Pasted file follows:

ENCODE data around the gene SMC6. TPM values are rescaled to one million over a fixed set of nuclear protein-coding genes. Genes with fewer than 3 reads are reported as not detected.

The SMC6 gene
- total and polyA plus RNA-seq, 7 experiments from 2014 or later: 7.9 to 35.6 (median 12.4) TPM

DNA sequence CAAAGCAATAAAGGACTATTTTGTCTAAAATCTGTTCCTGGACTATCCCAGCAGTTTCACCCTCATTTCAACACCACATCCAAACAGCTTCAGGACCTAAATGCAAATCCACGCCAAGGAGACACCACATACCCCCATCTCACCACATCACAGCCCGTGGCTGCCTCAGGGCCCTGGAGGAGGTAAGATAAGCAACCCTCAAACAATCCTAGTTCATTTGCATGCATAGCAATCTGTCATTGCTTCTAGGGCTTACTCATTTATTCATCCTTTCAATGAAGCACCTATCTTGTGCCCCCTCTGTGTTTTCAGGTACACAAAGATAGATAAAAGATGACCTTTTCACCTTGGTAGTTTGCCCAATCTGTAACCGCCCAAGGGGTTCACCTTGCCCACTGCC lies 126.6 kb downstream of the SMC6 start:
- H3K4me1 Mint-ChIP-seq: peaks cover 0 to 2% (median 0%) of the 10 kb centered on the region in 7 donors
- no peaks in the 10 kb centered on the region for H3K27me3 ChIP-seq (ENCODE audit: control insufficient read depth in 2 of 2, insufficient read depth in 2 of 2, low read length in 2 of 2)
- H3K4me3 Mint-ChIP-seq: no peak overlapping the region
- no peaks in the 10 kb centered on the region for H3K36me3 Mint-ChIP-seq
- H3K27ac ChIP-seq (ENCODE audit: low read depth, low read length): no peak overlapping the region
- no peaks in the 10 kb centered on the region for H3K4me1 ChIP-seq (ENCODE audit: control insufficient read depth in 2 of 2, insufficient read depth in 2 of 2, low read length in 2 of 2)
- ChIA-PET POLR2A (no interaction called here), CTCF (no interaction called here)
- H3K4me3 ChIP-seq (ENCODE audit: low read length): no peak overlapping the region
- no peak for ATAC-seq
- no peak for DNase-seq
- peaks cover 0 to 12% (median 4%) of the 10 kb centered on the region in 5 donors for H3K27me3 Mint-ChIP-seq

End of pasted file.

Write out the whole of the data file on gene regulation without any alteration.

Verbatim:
ENCODE data around the gene SMC6. TPM values are rescaled to one million over a fixed set of nuclear protein-coding genes. Genes with fewer than 3 reads are reported as not detected.

The SMC6 gene
- total and polyA plus RNA-seq, 7 experiments from 2014 or later: 7.9 to 35.6 (median 12.4) TPM

DNA sequence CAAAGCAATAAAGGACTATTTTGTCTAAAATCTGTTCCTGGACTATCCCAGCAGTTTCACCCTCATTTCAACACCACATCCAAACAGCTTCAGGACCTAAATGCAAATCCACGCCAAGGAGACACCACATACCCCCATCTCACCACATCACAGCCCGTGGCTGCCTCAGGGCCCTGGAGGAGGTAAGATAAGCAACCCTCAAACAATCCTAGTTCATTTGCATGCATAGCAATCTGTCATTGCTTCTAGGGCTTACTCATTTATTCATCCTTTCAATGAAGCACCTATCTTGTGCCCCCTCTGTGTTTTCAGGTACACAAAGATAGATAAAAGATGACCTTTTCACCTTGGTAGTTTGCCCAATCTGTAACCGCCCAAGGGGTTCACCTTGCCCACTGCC lies 126.6 kb downstream of the SMC6 start:
- H3K4me1 Mint-ChIP-seq: peaks cover 0 to 2% (median 0%) of the 10 kb centered on the region in 7 donors
- no peaks in the 10 kb centered on the region for H3K27me3 ChIP-seq (ENCODE audit: control insufficient read depth in 2 of 2, insufficient read depth in 2 of 2, low read length in 2 of 2)
- H3K4me3 Mint-ChIP-seq: no peak overlapping the region
- no peaks in the 10 kb centered on the region for H3K36me3 Mint-ChIP-seq
- H3K27ac ChIP-seq (ENCODE audit: low read depth, low read length): no peak overlapping the region
- no peaks in the 10 kb centered on the region for H3K4me1 ChIP-seq (ENCODE audit: control insufficient read depth in 2 of 2, insufficient read depth in 2 of 2, low read length in 2 of 2)
- ChIA-PET POLR2A (no interaction called here), CTCF (no interaction called here)
- H3K4me3 ChIP-seq (ENCODE audit: low read length): no peak overlapping the region
- no peak for ATAC-seq
- no peak for DNase-seq
- peaks cover 0 to 12% (median 4%) of the 10 kb centered on the region in 5 donors for H3K27me3 Mint-ChIP-seq